The residents have been revolting. The residents are upset. The buses have changed, but nobody told them. Not that any of them actually use the service, but they’re upset on behalf of the people who do use them. Both of them.
Over the past few days, the residents of Timsbury (a village in B&NES) have been getting upset on their Facebook group. Read more here. The highlight of this for me was a member of the Parish Council wading in and getting things all of a muddle. It has inspired me to write this helpful guide for Parish and Town Councils on coping with bus service changes.
1. Stay informed.
If nobody on the Parish or Town Council regularly uses local bus services, then find a pet bus enthusiast or regular bus user to give you a tip off. There are plenty of them about. Perhaps give them a call before your council meetings and find out if there is anything you need to know, or get them to give you a call when changes are on the cards. It may also be worth trying to build a relationship with your local district council’s Public Transport people for advance warning.
2. Understand how services are provided.
Subsidised bus services are provided under contract to the local council and you can complain to them about changes to them. Commercial bus services are not, so you’ll probably be wasting time by moaning at the council. The Timsbury case saw part of First route 179 in the village being removed. A cumbersome 5-6 minute loop around an estate strewn with huge numbers of scrap Land Rovers had been found not to generate enough passengers to be sustainable. This is generally how commercial bus services work – if people use them, they stay. Not many people did use this, therefore it went. In fairness, i could have predicted this stretch of route (which had been in place for two years) would not generate enough passenger journeys as it was us who ran it before First took it over and passenger numbers were abysmal then.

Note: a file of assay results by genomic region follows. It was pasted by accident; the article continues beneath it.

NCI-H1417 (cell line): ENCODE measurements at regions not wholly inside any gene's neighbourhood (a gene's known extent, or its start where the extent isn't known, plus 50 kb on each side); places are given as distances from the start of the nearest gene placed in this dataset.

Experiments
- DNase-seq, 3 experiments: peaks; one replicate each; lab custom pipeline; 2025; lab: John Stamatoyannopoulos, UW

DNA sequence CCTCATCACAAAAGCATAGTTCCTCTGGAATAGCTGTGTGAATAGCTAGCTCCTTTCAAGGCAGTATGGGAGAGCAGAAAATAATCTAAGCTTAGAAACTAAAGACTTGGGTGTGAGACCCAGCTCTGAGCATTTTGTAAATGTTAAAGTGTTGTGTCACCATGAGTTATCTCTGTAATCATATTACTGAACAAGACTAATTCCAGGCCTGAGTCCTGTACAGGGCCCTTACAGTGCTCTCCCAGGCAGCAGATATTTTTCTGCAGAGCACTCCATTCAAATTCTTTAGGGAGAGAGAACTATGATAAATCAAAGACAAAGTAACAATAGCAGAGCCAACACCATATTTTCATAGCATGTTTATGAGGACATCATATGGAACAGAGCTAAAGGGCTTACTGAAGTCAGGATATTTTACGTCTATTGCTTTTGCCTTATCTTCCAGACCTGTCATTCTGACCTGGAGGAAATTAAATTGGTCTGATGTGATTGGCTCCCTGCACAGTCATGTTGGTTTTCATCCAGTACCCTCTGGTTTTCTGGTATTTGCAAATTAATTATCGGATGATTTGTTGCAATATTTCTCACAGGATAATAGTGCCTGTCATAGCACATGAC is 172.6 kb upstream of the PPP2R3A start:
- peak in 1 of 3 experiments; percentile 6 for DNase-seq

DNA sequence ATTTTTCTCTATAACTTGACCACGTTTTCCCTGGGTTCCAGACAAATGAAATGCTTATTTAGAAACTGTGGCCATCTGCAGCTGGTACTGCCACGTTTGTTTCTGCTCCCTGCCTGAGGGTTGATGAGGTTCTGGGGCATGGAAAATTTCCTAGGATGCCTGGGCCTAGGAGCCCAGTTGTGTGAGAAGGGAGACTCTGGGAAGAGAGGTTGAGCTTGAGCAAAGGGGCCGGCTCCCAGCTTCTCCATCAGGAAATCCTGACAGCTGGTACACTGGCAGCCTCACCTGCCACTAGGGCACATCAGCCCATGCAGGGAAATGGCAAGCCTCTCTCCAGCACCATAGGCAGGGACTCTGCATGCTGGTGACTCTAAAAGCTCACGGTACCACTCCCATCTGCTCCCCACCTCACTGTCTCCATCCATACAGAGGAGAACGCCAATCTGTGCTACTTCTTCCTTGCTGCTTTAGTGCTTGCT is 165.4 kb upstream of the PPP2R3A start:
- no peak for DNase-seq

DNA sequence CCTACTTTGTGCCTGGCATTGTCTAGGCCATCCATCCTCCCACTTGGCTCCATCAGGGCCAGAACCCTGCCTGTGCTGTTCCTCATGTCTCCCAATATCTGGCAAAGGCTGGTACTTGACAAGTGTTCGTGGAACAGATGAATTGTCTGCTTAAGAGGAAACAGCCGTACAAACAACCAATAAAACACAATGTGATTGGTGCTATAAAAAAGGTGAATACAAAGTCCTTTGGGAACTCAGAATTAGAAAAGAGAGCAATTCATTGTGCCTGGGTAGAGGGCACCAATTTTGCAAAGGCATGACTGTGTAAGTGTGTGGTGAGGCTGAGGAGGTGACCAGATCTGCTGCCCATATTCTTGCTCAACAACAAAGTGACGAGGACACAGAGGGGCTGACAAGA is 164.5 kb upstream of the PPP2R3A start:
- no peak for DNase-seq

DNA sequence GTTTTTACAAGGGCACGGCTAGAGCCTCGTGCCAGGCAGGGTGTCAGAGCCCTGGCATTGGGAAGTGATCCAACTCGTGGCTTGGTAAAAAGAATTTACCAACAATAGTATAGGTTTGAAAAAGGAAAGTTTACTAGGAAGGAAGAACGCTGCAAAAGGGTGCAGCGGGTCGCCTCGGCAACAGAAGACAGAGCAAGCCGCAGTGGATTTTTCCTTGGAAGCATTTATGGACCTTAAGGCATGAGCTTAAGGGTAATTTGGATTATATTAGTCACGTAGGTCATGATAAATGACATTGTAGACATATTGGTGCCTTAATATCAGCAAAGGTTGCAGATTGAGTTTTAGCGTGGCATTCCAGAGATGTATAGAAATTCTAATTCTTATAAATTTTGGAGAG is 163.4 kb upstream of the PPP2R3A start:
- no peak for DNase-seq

3. Don’t make broad assumptions or generalisations about travel needs.
The amount of vitriol being spewed forth on the Facebook page was ludicrous, particularly when barely any of the people posting use bus services from the village. They were busy making assumptions because there are a few pensioner bungalows down there, which i can tell from experience were mostly false. There was certainly no need for evening peak services to be serving the estate, probably not much more requirement than a couple of morning trips to Bath and two around lunchtime or early afternoon to come back.
4. Don’t moan about changes after the event.
Again on the Facebook post, at least two people were advocating petitions and the like. Don’t bother with these after the service has changed. The fact that so few people have complained before the change took place is a good illustration of how many people were inconvenienced by it. Once the service has changed (and in this case, a skeleton replacement service provided by the council), passenger travel habits are likely to change very quickly and restoring the previous service will probably be a waste of time and resources. In order to prevent sections of route being lost, noisy complaints are needed beforehand.
5. Don’t expect consultation.
This relates to the first point. Stay informed. Don’t expect First or any large bus company to come and tell you they’re planning to stop running a route or serving an area. Supermarkets don’t go out of their way to announce when they’re going to put prices up or cease stocking a certain product line. There is no statutory obligation for anyone to be consulted over changes to a commercial bus service, although it is worth knowing that your local district council’s public transport team will know at least two months in advance.
6. Don’t be so busy being angry that you ignore olive branches.
Many, many times over the past decade i have tried to engage with people who are protesting or campaigning over bus service cuts or changes. The number of people who just want to be seen being angry rather than facilitate any real change is truly astonishing. If you actually want positive change, then work with providers rather than against us. The slagging off that First gets on the Timsbury post should be viewed in the perspective of mostly having been written by people who don’t use the service but are angry on the behalf of somebody they’re imagining exists.
If you’ve been affected by any of the issues in this blog post, or would like to talk sensibly about a bus service that would be beneficial to your locality, do get in touch with the Citistar Action Line.